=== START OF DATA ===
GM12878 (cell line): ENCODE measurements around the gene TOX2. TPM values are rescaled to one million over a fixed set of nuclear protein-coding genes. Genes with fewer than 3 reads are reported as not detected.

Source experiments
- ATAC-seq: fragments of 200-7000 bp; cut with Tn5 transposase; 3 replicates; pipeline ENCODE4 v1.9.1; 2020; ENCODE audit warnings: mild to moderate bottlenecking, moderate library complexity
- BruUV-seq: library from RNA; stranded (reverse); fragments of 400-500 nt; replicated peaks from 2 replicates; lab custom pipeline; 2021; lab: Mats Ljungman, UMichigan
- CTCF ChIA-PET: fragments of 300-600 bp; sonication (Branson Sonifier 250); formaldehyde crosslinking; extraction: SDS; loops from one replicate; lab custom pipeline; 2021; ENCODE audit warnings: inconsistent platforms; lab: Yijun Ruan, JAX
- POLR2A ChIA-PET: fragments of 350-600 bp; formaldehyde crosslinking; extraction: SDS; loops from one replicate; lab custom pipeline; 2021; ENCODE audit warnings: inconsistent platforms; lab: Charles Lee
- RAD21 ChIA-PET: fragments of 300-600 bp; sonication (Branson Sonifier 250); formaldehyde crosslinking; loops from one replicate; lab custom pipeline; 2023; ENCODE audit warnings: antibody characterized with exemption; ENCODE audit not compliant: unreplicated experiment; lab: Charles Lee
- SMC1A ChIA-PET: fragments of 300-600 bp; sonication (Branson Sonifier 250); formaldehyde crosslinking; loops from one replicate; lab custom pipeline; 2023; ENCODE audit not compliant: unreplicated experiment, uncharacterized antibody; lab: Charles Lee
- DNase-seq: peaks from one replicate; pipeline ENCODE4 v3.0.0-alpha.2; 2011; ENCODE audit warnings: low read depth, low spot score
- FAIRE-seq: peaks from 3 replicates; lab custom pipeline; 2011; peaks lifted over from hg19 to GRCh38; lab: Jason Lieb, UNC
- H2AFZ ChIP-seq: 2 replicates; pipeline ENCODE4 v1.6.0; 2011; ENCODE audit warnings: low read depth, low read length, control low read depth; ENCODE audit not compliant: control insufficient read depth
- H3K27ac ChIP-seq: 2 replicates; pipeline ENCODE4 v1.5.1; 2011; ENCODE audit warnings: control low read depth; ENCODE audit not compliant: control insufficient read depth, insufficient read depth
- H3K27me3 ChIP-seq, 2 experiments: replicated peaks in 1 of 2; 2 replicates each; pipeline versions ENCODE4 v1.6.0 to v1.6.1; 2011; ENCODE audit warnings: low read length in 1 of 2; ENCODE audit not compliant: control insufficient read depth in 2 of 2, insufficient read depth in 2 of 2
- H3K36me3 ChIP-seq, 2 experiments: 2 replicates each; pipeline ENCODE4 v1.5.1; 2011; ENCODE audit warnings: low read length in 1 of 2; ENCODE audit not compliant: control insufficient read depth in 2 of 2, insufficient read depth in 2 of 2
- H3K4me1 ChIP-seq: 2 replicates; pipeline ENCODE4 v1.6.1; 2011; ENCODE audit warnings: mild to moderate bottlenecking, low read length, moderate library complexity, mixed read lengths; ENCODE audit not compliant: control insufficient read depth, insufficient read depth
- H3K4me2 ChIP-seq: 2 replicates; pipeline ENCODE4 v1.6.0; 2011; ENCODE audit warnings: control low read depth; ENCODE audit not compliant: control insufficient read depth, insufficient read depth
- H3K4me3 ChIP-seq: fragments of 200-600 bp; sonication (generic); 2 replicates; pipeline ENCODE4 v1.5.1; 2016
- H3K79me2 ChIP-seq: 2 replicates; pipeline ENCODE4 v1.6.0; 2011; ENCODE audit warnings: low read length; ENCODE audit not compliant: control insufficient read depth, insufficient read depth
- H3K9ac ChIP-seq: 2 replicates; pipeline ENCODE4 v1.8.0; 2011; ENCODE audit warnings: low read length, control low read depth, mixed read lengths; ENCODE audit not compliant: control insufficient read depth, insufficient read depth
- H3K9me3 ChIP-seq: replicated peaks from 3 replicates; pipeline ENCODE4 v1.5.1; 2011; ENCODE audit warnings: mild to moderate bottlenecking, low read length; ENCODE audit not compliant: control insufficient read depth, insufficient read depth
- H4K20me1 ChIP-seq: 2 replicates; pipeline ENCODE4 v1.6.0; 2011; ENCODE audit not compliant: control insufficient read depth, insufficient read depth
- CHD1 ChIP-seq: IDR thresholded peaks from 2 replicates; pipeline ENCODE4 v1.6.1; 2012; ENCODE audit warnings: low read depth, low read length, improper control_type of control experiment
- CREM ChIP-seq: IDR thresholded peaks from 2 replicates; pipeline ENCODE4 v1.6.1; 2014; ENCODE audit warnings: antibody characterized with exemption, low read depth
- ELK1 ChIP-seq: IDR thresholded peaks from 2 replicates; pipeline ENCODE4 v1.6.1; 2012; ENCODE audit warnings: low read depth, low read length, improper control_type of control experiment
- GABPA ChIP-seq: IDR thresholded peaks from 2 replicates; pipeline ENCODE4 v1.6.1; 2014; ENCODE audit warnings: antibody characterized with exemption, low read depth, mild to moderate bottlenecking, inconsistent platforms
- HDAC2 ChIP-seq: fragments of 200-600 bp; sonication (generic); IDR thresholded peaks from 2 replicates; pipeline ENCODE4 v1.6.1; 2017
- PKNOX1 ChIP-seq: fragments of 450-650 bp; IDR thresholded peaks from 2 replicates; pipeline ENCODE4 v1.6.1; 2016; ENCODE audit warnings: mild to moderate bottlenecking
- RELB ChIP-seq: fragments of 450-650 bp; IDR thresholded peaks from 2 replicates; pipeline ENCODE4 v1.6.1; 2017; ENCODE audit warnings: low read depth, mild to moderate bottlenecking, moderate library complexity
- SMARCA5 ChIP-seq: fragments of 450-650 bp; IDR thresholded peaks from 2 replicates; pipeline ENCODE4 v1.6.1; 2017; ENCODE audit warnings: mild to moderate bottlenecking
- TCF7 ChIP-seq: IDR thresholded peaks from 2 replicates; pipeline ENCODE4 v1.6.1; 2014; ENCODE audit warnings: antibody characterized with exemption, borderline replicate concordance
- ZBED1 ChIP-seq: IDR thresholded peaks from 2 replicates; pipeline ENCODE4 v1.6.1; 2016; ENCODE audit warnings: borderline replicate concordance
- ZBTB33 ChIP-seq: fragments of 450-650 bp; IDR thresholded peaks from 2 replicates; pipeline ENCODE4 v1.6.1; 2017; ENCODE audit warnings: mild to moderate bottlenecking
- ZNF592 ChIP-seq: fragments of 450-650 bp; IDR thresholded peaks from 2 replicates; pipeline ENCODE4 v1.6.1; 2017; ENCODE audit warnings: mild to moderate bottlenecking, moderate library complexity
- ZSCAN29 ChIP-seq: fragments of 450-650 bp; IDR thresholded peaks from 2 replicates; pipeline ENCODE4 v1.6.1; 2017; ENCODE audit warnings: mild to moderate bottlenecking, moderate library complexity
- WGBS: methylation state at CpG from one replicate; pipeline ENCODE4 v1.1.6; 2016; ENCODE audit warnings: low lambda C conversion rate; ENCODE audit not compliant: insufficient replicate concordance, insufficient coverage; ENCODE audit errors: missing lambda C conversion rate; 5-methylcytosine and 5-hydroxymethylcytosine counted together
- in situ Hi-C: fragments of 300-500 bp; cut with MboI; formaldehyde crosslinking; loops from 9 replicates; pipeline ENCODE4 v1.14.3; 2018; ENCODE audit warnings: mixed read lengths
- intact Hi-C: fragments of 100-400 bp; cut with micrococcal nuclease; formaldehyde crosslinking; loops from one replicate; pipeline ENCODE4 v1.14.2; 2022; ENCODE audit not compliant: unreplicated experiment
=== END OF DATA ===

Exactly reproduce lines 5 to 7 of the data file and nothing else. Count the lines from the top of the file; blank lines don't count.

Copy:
- CTCF ChIA-PET: fragments of 300-600 bp; sonication (Branson Sonifier 250); formaldehyde crosslinking; extraction: SDS; loops from one replicate; lab custom pipeline; 2021; ENCODE audit warnings: inconsistent platforms; lab: Yijun Ruan, JAX
- POLR2A ChIA-PET: fragments of 350-600 bp; formaldehyde crosslinking; extraction: SDS; loops from one replicate; lab custom pipeline; 2021; ENCODE audit warnings: inconsistent platforms; lab: Charles Lee
- RAD21 ChIA-PET: fragments of 300-600 bp; sonication (Branson Sonifier 250); formaldehyde crosslinking; loops from one replicate; lab custom pipeline; 2023; ENCODE audit warnings: antibody characterized with exemption; ENCODE audit not compliant: unreplicated experiment; lab: Charles Lee